By: Camille Albrecht
In the heart of every child is an inventor; with the naive need to save the world from the irritations of everyday life. Elaborate plans for automatic homework machines, anti-drip ice cream eating apparatuses, and self-cleaning bedrooms, all come to mind when thinking about inventions a child might create that could change the world. Afterall, an inventor is just a dreamer with perseverance and resources. There is no doubt that these ideas are inventions. If a working prototype of a novel way to solve these problems were presented by a child everyone would readily accept that they were the inventor, but would everyone accept that a patent should be granted?
Essentially a patent, trademark or copyright, is a legal contract giving one the right to protect your ideas from others who may to exploit it. Can a child legally enter into a contract? The idea of intellectual property ownership suddenly becomes murky when we view it from a legal standpoint. Can a minor own a patent? Is a contract signed by someone who doesn’t quite know how to spell their whole name legal? What about the future? What if they change their mind about the terms next week, or in 5 years? The questions come quickly as you follow the process to a logical conclusion. Even those people who are unfamiliar with the way intellectual property cases are typically litigated will easily envision problems arising when these contracts are challenged in court. Society must make a choice: Who do we limit from owning the right to their own ideas? When asked about the legal advice he might provide to a minor seeking a trademark registration, Attorney Nicholas Wells of Legends Law Group, PLLC stated, “I would recommend that a parent or legal guardian apply on behalf of the child. This eliminates the risk of weakening the protectability and legal status of the trademark if there were ever a question in the future.”
In theory, any “person” who has intelligence has the potential to create intellectual property. The theoretical or philosophical side of this question is one thing, but from a legal standpoint the definition of who can own intellectual property is more complicated. The precise definition is constantly being adjusted as new legal decisions push the boundaries. Recently, new advances in technology are forcing a new look at the definition from an entirely new perspective. Can “Artificial Intelligence” own intellectual property? The word “intelligence” is right there in the name. If it seems natural to accept the idea that intelligence can create intellectual property, how is artificial intelligence different?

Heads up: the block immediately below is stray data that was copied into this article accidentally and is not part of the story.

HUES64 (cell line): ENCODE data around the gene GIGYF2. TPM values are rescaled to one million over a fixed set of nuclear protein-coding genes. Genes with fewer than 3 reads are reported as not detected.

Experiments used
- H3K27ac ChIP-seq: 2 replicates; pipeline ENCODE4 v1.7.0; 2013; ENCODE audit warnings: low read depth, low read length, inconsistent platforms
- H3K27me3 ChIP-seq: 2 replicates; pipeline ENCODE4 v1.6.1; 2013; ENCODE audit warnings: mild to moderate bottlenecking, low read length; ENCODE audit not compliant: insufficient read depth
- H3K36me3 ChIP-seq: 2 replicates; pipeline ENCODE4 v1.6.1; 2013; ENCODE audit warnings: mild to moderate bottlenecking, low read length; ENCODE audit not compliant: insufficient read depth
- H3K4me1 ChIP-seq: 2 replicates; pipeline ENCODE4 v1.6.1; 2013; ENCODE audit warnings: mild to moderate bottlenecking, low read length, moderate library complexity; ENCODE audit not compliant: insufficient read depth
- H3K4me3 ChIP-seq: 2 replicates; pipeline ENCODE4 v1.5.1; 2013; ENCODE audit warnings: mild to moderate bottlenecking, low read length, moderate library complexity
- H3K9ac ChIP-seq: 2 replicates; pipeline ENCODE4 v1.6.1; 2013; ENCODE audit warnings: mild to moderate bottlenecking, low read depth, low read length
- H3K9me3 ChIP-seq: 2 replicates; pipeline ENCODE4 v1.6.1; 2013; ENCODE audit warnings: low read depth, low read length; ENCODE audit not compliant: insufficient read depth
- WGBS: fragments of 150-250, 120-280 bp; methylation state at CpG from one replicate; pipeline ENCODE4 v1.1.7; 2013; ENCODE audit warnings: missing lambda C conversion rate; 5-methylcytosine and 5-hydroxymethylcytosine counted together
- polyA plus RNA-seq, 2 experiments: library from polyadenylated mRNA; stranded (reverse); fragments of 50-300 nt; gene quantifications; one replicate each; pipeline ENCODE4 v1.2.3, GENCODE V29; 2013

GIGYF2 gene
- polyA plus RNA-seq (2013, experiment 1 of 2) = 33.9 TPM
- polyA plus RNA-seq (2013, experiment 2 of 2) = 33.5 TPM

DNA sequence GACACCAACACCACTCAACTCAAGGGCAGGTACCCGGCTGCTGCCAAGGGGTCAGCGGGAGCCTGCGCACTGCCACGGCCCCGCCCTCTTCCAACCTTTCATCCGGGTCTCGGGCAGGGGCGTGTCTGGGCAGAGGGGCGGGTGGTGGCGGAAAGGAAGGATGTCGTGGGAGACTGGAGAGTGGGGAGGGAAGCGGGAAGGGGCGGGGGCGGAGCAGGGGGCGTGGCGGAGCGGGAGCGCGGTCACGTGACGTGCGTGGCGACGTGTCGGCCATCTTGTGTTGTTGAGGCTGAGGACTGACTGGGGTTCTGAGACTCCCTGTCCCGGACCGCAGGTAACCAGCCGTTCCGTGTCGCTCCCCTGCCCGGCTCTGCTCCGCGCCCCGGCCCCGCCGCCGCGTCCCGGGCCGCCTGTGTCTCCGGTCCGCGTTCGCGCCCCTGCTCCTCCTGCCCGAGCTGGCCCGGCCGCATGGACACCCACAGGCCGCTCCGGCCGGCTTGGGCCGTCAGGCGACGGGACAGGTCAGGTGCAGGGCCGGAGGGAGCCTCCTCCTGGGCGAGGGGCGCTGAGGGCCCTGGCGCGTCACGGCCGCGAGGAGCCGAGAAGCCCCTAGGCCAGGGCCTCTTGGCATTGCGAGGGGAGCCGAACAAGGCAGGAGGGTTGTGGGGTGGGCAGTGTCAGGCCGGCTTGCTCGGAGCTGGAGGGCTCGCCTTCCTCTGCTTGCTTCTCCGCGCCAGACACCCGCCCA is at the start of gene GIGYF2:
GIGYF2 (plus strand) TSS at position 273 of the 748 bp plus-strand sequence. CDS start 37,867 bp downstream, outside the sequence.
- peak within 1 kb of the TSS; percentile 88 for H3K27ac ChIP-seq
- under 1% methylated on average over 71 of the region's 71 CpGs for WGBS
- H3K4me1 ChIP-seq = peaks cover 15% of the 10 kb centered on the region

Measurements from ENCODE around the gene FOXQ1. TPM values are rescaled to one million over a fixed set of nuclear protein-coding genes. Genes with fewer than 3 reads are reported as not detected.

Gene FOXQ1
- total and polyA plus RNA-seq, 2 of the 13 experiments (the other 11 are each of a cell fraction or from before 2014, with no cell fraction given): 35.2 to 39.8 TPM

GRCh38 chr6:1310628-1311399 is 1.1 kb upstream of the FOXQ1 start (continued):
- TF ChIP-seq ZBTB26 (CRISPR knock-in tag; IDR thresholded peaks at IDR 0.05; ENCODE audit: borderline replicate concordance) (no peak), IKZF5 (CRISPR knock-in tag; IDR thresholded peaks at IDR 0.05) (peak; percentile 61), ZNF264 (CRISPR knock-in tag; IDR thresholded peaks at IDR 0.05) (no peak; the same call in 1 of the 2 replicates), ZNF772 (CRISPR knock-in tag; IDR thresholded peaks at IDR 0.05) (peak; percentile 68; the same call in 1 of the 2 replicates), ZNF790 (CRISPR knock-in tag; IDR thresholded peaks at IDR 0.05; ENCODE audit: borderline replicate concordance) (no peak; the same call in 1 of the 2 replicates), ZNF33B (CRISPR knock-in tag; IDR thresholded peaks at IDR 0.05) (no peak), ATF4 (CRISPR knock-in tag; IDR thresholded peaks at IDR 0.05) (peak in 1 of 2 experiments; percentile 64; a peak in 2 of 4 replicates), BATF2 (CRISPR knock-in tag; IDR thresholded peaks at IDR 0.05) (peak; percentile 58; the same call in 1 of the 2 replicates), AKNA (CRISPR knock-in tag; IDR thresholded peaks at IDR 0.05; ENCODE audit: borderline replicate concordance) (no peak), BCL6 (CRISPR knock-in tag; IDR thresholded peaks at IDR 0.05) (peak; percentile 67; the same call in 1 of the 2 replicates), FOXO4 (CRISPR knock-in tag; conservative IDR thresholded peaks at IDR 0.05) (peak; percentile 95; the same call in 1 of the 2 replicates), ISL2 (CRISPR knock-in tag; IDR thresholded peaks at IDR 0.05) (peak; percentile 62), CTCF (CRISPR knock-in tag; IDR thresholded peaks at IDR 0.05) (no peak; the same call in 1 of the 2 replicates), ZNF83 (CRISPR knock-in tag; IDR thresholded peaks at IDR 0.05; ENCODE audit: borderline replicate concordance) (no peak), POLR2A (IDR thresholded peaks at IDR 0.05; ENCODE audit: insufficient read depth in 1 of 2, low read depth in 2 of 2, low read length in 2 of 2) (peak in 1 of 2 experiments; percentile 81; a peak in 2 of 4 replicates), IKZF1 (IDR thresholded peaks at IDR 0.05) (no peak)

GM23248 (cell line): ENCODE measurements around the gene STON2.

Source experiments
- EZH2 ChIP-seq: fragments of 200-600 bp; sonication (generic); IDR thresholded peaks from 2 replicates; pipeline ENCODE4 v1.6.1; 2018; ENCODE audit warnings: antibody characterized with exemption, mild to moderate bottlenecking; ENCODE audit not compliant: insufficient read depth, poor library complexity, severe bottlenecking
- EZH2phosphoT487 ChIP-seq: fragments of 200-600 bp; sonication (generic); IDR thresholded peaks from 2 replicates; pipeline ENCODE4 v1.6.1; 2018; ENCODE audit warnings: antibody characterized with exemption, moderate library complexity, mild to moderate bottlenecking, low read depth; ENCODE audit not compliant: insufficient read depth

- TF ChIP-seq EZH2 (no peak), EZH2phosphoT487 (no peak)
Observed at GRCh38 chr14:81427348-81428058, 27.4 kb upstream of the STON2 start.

How long did George Washington spend pondering this question in 1790 when the first patent law was passed in the US? We can only guess, but I would assume it was probably not long. However, patent examiners in the United Kingdom are currently spending countless hours debating how to answer this very question, and similar patent applications are filed in the United States and other countries as well. The answer that comes from these decisions will have far reaching consequences in the way we view intelligence and the ideas that spring from it. As always, the definition will experience some growing pains as we work to incorporate a technology that was not conceived of in previous iterations of the law.
If artificial intelligence is NOT allowed to own intellectual property rights, does that stifle the innovation of the human beings who are working on this technology? Will it hinder the future of the technology as a whole? Patents issued by the government were created to encourage innovation and improve the quality of life of all citizens. It would seem counter to the fundamental purpose then to say no, artificial intelligence cannot own a patent, but there is always another side. If artificial intelligence CAN own intellectual property, does it dilute the definition of human? Does that decision include intelligence that also does not currently possess legal status such as minor children or animals? It will be interesting to observe how these questions are answered as the current patent applications progress through the examination process. The very definition of what constitutes an idea may be challenged before the process if finished. Society is, this very second, determining who or what has the right to their own ideas.